"The defining feature of the party was that they were opposed to private ownership and foreign trade,' said Arthur Waldron, a China expert at the University of Pennsylvania. "Eighty years later, they are embracing the very things they rejected.

"To describe them as Communists is incorrect--it's an empty title," said Waldron. "It's like saying I'm an atheist but I'm a Roman Catholic." It would be more correct, according to Waldron, to say, "I'm a Communist and I'm a power holder."

That may be why so many entrepreneurs are trying to become party members, or "red capitalists" as they are known. Few want to admit it, but party membership is good insurance. It stands for legitimacy and security.

Die-hard believers maintain that communism's ultimate goal is still to eliminate the capitalists: They are useful partners now, but their demise is just a matter of time.

"This house belongs to the Communists," said Liu Chanfa, a graduate student at a party school in Henan province. "At the very best, the capitalists are our house guests. They stay if we tell them to stay, and they leave if we tell them to leave."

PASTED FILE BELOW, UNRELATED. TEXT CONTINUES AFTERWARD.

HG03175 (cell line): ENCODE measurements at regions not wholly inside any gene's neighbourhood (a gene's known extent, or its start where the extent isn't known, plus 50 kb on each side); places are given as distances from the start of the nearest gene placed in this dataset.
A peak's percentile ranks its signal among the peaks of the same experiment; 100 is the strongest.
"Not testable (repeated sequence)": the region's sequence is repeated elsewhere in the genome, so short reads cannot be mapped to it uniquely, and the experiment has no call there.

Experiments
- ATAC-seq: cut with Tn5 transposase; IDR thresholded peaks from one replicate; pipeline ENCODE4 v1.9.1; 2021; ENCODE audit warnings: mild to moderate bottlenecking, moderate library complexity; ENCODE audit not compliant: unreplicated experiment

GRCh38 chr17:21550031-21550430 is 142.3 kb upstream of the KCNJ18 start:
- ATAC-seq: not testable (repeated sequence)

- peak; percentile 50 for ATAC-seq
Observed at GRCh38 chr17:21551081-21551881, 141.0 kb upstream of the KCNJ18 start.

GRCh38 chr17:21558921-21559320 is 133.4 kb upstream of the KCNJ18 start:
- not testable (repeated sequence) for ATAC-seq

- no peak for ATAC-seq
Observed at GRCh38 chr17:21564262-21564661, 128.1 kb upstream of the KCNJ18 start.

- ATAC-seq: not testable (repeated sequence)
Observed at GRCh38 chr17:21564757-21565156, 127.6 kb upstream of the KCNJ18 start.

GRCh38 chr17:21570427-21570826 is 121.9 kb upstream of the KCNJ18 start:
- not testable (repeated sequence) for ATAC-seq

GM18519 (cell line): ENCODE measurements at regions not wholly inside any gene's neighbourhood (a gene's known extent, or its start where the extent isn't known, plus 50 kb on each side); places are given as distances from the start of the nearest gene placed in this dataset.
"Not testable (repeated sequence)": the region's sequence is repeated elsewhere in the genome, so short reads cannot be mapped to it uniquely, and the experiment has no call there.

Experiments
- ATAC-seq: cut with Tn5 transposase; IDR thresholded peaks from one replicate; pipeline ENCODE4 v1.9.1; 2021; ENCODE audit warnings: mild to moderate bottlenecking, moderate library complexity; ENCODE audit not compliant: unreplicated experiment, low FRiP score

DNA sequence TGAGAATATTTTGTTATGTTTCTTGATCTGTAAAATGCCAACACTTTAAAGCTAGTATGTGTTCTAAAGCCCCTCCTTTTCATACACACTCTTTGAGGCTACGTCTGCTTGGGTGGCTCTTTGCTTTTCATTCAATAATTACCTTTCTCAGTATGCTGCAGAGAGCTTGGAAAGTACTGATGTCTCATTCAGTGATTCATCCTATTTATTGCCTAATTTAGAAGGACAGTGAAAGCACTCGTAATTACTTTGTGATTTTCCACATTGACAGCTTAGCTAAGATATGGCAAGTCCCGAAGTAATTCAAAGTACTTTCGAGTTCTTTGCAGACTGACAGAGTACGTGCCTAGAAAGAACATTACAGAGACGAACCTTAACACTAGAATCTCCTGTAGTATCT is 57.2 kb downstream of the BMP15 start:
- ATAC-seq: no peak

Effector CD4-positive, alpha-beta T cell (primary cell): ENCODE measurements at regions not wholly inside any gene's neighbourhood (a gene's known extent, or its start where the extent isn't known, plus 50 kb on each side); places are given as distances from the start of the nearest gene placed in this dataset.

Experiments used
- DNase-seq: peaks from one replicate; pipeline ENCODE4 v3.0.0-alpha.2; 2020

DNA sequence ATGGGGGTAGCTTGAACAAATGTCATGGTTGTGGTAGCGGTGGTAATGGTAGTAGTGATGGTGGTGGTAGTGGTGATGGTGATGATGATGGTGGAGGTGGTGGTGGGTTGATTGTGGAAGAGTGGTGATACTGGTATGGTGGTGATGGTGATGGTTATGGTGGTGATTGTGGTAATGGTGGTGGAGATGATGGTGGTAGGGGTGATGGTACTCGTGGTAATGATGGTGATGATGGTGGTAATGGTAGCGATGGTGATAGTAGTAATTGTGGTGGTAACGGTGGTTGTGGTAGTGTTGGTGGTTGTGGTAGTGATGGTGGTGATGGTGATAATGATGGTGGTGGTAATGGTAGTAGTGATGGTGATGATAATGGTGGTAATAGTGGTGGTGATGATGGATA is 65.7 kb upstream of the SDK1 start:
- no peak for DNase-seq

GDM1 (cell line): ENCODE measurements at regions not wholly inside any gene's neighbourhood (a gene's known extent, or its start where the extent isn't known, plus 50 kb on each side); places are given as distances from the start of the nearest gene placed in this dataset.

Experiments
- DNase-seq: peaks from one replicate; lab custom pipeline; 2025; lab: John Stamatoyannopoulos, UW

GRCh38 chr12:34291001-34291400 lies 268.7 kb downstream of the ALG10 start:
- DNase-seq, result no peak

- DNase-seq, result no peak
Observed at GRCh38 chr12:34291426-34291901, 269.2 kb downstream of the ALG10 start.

However, such views are falling into the minority.

The whole debate would have been unthinkable before breakneck economic reforms turned China from a backward planned economy into a modern growth engine. The Communist revolution in 1949 wiped out all traces of the landed class and made private ownership a crime.

But Deng Xiaoping, who started his own economic revolution in 1979, told the masses that it was all right to "let some people get rich first."

Suddenly a new class of entrepreneurs sprang up and flourished. Beijing finally had to draw a line. In 1989, it banned owners of private businesses from joining the party.